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U.S. shale oil will prevail over OPEC as the two rivals compete in an oversupplied world market, Citigroup Inc.’s head of research said.

The Organization of Petroleum Exporting Countries and its allies may have boosted oil prices by cutting production, but they’re losing revenue in the process and their position “is not sustainable over a long period,” Citigroup’s Ed Morse said in a Bloomberg television interview on Tuesday. On the other hand, U.S. shale drillers have adapted to survive prices as low as $40, he said.

“In the end, the markets are going to win, and it’s going to be shale,” Morse said. “If we’re in a $40 to $45 world, we’ll have enough drilling to add to the surplus in the world as a whole.”


Oil prices have lost 12% in London this year, trading near $50/bbl, as output curbs by OPEC, Russia and other partners fail to drain a global surplus. U.S. shale explorers have boosted drilling and are poised to reach a record output next month, plugging some of the gap left by OPEC’s cutbacks.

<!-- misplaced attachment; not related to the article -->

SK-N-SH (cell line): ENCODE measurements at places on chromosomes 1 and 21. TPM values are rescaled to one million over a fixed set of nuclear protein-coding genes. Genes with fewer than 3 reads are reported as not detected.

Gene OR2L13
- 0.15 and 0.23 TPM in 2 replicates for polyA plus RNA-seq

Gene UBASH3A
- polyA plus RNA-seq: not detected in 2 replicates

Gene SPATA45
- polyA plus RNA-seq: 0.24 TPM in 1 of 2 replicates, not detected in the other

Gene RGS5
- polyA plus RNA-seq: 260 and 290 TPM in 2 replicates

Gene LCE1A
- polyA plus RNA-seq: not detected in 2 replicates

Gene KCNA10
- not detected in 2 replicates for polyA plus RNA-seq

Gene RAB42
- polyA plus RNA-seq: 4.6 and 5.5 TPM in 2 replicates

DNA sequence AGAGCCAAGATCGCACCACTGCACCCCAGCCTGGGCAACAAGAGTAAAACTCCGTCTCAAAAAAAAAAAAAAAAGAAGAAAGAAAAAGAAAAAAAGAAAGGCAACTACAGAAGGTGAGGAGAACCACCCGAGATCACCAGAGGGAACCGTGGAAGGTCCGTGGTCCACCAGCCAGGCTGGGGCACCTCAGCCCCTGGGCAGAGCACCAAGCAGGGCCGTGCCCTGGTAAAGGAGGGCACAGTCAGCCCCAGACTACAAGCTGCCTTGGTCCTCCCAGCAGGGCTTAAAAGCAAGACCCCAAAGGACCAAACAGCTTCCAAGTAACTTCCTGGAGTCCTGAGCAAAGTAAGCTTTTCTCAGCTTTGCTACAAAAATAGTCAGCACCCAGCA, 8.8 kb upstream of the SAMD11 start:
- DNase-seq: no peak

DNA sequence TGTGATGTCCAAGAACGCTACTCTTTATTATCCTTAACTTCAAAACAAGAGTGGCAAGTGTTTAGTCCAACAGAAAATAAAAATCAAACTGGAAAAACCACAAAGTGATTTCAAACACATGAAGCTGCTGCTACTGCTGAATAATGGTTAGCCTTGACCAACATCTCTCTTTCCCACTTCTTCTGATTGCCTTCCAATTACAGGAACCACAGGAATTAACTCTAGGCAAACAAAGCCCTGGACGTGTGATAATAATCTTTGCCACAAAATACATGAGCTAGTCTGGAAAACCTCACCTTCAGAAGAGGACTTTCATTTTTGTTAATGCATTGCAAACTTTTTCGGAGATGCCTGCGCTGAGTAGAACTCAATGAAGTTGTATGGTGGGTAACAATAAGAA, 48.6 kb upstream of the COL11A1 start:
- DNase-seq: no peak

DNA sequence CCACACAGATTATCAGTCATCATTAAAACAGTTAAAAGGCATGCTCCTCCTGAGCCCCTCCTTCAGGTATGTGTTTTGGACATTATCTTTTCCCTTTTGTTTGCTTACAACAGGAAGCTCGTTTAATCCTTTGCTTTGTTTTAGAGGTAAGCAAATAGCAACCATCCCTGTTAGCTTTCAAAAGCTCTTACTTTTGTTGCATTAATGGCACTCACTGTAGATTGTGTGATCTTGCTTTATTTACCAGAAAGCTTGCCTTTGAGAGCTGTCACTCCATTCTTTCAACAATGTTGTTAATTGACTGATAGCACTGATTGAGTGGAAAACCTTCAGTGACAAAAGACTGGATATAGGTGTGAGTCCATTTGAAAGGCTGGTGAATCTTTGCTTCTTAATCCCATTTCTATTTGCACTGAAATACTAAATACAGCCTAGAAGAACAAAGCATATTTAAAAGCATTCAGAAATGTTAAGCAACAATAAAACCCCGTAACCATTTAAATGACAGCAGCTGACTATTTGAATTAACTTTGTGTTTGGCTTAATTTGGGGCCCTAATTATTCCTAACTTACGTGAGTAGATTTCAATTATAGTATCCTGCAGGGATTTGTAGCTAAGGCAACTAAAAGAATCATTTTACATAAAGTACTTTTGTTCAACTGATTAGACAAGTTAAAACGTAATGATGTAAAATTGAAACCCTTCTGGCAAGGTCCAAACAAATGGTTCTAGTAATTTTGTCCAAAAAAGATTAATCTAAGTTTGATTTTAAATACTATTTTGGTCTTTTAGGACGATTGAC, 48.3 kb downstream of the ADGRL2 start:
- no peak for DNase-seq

The steadiness of crude prices on the forward curve at about $50/bbl suggests that U.S. oil producers are active in using futures contracts to lock in -- or “hedge” -- their output for this year and next, according to Morse.

Despite some weaker guidance from operators, the oil-rich Permian Basin “is going to grow at a hefty rate this year, and probably the same rate next year,” he said.